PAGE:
Eye Health Central

Crazed Lenses

What Are Crazed Lenses?

It's more often than not, not the easiest of tasks to find the perfect pair of glasses that fit all of your personal needs and preferences to suit your style, and help your eyes as much as possible… and when your beloved pair of glasses becomes a victim of wear and tear, it can send you into panic mode,  (understandably so, the time involved to find the right pair, and cost of the repairs or replacements can seem daunting.).
A common form of wear and tear is something called ‘crazed lenses’… here’s how you can prevent this from happening, spot that it's occurring, how to fix the issue, and help you have a  better understanding of what crazed lenses actually are.

Understanding Crazed Lenses

Crazed lenses, often referred to as "crazing," manifest as a network of fine cracks or lines on the surface of eyeglass lenses. These cracks can impair both the visual clarity and the aesthetic appeal of the glasses, leading to a less-than-optimal visual experience. Crazing is more commonly observed in plastic lenses, although it can also occur in other materials.

Crazed lenses

Causes of Crazing

Several factors contribute to the development of crazed lenses. Exposure to temperature extremes, frequent exposure to direct sunlight, and poor lens material quality are among the main culprits. Additionally, improper handling, like placing glasses lenses down on surfaces when not wearing them, dropping the glasses or cleaning them with abrasive materials, can accelerate the onset of crazing.

Preventing Crazed Lenses

Preventing crazed lenses starts with proper care and maintenance. Here are some effective measures to help prolong the life of your eyewear:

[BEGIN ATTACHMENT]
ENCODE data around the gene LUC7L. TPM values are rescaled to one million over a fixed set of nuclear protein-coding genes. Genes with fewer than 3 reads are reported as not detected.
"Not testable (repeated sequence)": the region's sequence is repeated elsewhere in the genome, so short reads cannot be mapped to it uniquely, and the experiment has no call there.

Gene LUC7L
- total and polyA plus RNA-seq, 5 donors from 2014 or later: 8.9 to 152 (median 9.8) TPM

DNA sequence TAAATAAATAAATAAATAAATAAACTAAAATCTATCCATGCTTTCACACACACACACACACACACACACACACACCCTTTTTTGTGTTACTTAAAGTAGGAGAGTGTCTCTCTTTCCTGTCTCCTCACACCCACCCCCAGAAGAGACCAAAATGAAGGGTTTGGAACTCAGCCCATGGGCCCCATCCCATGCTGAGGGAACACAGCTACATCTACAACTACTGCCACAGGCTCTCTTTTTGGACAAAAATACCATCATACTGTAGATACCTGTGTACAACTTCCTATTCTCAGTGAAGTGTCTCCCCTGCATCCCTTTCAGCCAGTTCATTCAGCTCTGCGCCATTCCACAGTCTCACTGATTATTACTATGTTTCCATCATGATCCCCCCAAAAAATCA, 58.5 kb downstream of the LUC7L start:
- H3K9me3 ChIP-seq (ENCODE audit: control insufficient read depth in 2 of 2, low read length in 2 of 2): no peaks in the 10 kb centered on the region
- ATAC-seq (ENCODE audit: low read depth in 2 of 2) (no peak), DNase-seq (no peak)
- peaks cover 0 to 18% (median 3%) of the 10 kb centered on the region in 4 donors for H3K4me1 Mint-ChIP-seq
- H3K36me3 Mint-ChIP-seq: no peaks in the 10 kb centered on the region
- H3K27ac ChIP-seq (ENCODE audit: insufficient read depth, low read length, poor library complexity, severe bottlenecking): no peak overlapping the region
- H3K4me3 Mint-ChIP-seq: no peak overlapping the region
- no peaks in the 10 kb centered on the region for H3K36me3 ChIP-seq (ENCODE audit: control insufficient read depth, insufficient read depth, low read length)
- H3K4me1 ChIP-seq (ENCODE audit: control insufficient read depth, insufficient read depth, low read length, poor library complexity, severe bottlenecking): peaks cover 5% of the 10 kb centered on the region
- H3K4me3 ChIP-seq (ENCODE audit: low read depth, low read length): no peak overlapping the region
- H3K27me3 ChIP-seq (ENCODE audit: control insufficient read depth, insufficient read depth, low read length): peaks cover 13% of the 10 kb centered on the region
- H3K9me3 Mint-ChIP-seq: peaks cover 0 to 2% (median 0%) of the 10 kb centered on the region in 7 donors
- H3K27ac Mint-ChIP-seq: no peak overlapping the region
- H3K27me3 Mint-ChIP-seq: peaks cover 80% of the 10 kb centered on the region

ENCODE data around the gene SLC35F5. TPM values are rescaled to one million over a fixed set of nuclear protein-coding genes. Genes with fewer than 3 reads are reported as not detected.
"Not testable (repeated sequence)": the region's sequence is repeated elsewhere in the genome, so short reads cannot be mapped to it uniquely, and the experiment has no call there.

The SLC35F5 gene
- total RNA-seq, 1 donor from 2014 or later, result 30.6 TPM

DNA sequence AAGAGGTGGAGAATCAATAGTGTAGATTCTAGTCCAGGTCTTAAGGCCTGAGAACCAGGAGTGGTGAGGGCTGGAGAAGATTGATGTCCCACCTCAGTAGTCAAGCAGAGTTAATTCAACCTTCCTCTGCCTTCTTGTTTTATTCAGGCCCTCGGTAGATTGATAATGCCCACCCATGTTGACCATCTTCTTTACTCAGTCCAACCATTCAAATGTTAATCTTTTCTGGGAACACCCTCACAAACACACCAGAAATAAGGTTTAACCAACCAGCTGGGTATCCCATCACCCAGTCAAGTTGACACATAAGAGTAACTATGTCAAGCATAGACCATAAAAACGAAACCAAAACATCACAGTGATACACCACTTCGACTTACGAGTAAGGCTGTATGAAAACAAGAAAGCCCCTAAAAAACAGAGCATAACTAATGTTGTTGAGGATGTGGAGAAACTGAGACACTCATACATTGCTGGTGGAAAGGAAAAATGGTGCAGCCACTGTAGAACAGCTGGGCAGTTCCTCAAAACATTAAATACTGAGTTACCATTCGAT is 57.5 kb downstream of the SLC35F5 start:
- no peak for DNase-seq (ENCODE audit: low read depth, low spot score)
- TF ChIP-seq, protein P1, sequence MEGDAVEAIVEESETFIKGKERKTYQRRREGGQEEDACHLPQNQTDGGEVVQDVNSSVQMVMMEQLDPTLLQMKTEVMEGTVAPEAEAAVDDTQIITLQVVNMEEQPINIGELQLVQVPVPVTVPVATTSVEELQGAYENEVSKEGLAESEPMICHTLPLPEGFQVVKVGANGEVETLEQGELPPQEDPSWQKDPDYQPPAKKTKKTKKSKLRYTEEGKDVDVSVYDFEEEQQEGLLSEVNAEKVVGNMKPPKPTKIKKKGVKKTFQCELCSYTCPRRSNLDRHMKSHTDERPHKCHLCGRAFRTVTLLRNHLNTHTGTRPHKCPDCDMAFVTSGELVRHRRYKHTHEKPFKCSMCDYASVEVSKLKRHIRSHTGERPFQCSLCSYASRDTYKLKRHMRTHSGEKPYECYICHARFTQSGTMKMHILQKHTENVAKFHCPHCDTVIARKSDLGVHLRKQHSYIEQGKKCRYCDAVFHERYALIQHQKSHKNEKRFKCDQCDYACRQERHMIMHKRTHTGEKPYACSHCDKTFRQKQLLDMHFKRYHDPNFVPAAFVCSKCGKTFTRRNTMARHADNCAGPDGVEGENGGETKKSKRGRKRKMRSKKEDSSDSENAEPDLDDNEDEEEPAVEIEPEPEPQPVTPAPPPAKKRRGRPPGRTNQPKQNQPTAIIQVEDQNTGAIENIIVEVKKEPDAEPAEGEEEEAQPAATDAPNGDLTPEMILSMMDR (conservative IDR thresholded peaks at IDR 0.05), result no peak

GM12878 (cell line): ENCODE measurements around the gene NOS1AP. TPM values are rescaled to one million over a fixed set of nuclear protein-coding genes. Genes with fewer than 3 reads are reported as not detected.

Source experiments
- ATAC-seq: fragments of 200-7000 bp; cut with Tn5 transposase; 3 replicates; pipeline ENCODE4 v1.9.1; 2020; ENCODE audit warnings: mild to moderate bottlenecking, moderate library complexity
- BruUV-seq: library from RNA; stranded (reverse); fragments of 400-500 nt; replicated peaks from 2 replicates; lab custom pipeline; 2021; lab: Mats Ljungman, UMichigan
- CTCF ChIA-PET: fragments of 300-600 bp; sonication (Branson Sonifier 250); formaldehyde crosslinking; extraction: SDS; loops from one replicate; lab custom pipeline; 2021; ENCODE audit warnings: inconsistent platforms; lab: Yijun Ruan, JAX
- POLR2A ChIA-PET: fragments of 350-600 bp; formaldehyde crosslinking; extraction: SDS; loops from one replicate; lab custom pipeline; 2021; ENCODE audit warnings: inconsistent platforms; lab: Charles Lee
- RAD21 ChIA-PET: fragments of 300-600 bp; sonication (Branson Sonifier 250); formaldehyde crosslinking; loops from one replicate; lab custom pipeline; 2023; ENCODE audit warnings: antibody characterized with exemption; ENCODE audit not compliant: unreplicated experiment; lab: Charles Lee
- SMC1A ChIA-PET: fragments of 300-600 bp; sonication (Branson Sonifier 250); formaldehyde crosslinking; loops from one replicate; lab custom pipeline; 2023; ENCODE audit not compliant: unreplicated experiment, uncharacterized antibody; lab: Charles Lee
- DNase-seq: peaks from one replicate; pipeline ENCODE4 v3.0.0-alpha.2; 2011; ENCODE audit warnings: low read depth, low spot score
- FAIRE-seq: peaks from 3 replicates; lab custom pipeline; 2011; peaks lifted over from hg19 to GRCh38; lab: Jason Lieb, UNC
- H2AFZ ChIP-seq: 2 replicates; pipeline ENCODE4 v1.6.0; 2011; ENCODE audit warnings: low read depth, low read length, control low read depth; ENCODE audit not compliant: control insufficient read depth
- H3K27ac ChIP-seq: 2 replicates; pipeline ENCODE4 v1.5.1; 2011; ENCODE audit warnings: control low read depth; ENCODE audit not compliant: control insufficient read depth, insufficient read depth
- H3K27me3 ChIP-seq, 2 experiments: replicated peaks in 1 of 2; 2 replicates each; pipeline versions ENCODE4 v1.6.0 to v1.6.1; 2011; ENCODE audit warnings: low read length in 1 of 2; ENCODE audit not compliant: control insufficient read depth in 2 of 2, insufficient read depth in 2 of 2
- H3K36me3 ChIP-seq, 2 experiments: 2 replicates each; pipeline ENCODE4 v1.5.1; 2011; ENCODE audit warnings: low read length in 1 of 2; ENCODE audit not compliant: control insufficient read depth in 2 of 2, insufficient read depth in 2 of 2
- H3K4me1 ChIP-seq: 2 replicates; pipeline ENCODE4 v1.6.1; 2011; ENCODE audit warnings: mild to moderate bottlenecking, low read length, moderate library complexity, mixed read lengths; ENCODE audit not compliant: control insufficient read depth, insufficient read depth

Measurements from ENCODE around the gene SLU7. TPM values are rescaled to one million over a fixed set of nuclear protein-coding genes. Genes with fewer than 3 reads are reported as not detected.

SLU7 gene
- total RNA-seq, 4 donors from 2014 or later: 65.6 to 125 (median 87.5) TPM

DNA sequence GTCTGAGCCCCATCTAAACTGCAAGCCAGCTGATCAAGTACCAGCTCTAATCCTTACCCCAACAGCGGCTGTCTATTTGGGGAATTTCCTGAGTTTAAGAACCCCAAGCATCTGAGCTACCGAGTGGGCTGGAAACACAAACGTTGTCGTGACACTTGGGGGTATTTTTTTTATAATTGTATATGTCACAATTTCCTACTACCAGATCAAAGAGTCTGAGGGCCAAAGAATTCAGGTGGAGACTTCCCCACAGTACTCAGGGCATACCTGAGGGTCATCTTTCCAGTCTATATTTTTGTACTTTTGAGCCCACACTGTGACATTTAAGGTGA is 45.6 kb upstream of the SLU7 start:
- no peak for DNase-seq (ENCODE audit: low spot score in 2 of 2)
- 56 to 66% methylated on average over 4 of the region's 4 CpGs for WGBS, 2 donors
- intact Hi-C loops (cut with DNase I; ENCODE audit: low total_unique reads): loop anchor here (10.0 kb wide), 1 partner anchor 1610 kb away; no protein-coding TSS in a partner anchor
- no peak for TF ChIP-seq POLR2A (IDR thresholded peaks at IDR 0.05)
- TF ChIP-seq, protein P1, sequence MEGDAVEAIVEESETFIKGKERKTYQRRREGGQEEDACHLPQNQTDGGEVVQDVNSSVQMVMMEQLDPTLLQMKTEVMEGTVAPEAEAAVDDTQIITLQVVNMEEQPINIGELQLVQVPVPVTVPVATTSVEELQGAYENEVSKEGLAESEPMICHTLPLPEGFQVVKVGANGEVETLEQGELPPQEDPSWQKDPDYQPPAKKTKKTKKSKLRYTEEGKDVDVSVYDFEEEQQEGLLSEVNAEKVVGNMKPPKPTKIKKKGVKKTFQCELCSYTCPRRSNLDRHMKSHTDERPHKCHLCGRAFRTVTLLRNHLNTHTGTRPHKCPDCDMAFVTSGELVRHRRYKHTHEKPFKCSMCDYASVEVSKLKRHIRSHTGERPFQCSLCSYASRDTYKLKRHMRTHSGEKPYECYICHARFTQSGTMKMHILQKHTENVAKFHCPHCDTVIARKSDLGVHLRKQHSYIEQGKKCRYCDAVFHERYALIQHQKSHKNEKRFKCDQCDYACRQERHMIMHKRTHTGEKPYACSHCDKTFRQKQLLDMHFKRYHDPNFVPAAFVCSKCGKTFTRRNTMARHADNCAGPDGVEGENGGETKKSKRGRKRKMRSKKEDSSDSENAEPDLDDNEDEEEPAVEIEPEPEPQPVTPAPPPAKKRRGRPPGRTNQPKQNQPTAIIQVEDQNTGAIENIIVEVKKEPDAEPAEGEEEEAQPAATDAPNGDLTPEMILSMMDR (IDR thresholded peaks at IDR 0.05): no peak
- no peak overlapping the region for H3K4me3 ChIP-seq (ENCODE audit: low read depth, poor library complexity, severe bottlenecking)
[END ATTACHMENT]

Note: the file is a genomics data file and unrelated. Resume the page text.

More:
• Invest in Quality Lenses: Opt for high-quality lenses made by reputable manufacturers. These lenses are less prone to crazing due to better material and manufacturing standards.
  • Handle with Care: Always handle your glasses gently.  Avoid dropping them or placing them in situations where they could be exposed to excessive force. 
  • Store Properly: When not in use, store your glasses in a protective case. This shields them from environmental factors that can contribute to crazing. 
  • Avoid Extreme Temperatures: Try to avoid leaving your glasses in extreme temperatures, such as inside a hot car during summer or in a freezing environment during winter. 
  • Use Recommended Cleaning Methods: Clean your glasses using a microfiber cloth and lens cleaning solution. Avoid using abrasive materials, as they can scratch the lens surface. Check out our guide to how best to clean your glasses.

Spotting Crazed Lenses

Detecting crazed lenses is relatively straightforward. Hold your glasses up to a light source and carefully examine the lens surface. Look for fine lines, cracks, or irregular patterns. These may be more visible when light passes through the lenses.

Dealing with Crazed Lenses

If you've noticed crazing on your glasses, don't fret. Depending on the severity of the crazing, you have a few options:

  • Professional polishing of the lenses: Consult a Professional, if the crazing is minor, they might be able to polish the lens surface to minimise the appearance of cracks.
  • Replace the Lenses: In cases of significant crazing that impairs your vision or aesthetics, consider replacing the lenses. Your optician can guide you on the best lens replacement options.
  • Upgrade Your Glasses: This might be a great opportunity to update your eyewear with a new pair that suits your style and visual needs.

Crazed lenses are never something that you set out to achieve, and can be such an inconvenience to your daily life, but with the right precautions you can prevent this from happening either for as long as possible, or even at all… and if it's already happened, this doesn’t mean it's game over for your beautiful specs, it might just mean the lens needs replacing rather than a whole new pair of glasses!

It's important to look after your glasses… after all, they look after you too! 

Author: John Dreyer Optometrist Bsc(Hons), MCOPTOM, DipCLP
Created: 18 Oct 2023, Last modified: 20 May 2024